Pat Moran ... Denver Party Guest (uncredited)
      Ottola Nesmith ... Courtiere (uncredited)
      George Nicholson ... Hotchkiss (uncredited)
      Mary Ann Niles ... Dance-Hall Girl (uncredited)
      Maruja Plose ... Model (uncredited)
      Joe Ploski ... Miner (uncredited)
      Michael St. Clair ... Man at Tiller (uncredited)
      Herb Vigran ... Denver Tour Spieler (uncredited)
      Kathryn Wilson ... Denver Party Guest (uncredited)

      Writing Credits
      Helen Deutsch
      Richard Morris play

      Original Music
      Leo Arnaud (uncredited)
      Alexander Courage (uncredited)
      Calvin Jackson (uncredited)

      Cinematography
      Daniel L. Fapp

      Trivia
      MGM's original choice for the role of Molly Brown was Shirley MacLaine.

      This is Debbie Reynolds's personal favorite of her movies.

      The original Broadway production of "The Unsinkable Molly Brown" opened at Winter Garden Theater on November 3, 1960 and ran for 532 performances. Harve Presnell recreated his stage role in the movie version.

      Film debut of Harve Presnell.

      Shirley MacLaine, the producers' original choice for the title role, later played a character based on Debbie Reynolds in Postcards from the Edge.

      In real life, Margaret Brown was never called "Molly." She was called "Maggie" or "Mrs. Brown." Composer Meredith Willson changed her name to Molly Brown for the Broadway musical because he thought "Molly" sounded better than "Maggie."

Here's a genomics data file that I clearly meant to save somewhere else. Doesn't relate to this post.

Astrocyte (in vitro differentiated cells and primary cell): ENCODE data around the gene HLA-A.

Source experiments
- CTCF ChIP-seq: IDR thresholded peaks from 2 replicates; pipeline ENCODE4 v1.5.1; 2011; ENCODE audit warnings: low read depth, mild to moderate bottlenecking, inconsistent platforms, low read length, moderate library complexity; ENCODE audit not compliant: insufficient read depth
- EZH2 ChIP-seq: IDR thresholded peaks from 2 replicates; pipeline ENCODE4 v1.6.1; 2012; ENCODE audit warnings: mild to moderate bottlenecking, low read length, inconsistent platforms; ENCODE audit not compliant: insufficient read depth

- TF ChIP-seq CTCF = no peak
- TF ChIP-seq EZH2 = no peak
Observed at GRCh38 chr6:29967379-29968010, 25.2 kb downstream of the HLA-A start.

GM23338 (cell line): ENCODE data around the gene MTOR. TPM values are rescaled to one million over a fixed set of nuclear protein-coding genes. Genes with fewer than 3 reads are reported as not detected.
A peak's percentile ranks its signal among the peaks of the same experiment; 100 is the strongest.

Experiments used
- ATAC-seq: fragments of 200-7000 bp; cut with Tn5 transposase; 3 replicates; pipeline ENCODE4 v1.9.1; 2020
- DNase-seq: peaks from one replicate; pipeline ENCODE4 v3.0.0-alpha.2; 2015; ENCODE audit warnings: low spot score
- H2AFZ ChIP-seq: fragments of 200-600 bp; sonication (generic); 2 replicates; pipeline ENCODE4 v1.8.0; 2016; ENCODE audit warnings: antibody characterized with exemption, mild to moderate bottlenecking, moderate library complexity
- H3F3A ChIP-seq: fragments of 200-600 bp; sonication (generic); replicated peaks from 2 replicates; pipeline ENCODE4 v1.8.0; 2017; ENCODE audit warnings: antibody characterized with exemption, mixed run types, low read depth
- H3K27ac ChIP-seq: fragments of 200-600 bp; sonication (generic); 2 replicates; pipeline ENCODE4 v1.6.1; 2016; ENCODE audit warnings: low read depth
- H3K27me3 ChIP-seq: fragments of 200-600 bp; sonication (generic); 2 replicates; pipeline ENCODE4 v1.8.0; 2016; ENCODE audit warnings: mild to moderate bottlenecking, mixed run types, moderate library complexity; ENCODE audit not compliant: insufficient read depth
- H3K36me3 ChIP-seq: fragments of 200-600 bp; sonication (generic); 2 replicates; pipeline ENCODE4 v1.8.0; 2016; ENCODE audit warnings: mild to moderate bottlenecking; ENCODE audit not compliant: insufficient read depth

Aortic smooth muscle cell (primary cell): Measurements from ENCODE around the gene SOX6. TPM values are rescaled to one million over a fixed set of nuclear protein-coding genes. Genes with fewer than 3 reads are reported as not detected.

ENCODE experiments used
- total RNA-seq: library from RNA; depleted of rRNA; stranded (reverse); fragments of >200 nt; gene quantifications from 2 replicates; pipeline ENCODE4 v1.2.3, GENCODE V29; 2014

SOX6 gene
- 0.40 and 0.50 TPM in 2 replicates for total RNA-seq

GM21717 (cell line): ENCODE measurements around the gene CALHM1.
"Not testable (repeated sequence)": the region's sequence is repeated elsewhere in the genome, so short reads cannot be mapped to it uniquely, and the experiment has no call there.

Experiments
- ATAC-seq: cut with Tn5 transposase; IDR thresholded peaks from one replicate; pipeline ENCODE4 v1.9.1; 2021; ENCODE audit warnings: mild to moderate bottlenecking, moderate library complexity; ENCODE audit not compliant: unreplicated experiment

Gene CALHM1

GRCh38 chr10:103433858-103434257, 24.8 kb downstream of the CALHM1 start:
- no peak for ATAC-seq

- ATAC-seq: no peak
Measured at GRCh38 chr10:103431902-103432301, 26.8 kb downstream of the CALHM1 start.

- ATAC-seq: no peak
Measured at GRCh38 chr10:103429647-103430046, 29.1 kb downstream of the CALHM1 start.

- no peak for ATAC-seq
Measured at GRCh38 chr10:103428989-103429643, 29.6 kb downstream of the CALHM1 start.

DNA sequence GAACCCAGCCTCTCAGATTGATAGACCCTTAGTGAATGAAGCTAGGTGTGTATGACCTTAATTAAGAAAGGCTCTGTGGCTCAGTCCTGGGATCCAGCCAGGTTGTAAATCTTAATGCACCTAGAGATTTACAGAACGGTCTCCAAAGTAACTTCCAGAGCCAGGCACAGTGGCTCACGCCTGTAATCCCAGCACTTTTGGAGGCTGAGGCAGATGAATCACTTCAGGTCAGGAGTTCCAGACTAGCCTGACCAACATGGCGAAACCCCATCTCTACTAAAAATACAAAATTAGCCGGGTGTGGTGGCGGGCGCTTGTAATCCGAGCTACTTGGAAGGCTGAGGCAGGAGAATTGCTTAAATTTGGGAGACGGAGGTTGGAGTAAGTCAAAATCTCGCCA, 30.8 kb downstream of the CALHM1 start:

The story of J.J. Brown accidentally burning his money after Molly hid it in the stove didn't really happen. It was made up by a Denver journalist after Molly Brown became a hero on the Titanic. When asked by her daughter why she didn't refute the false story, Molly Brown supposedly replied, "It's better that they write *something* about me than nothing." (Kathy Bates, as Molly Brown, repeats the story in James Cameron's Titanic.) Molly Brown is also said to have reported the story with a slightly different ending. Molly did hide money in the potbelly stove in their Leadville cabin, and Johnny unknowingly started a fire on a particularly cold night. That's in keeping with the other version, but the end of the story, as told by Molly and reported in newspapers interviews during her lift, was a little different. Her addition was "Just think if it had been paper money!" The "money" was gold and silver coin which melted and melted to the stove. Miners didn't trust paper money in those years. The stove had to be broken apart and resmelted to separate the iron, gold and silver.

      Goofs
      Anachronisms
      When Molly first meets John, in the 1880s, they look at some picture postcards she has with her. The picture occupies one entire side of each card, but postcards of this type were not available in the USA until 1907.

      Beside the wood stove are two chairs that were made out of barrels, but they have seats and backs of 1960's-style red molded plastic.

      Continuity
      When the Duchess is coming down the staircase at Molly's party, Molly elbows Gladys and tells her to curtsey. In the next shot, which is from farther back and takes in the guests and the staircase, the same exchange between Molly and Gladys is shown again.

      When Buttercup Grogan is drinking beer with Molly, Johnny and Shamus, the level of beer in her glass goes from nearly full to nearly empty and back to nearly full.

      Factual errors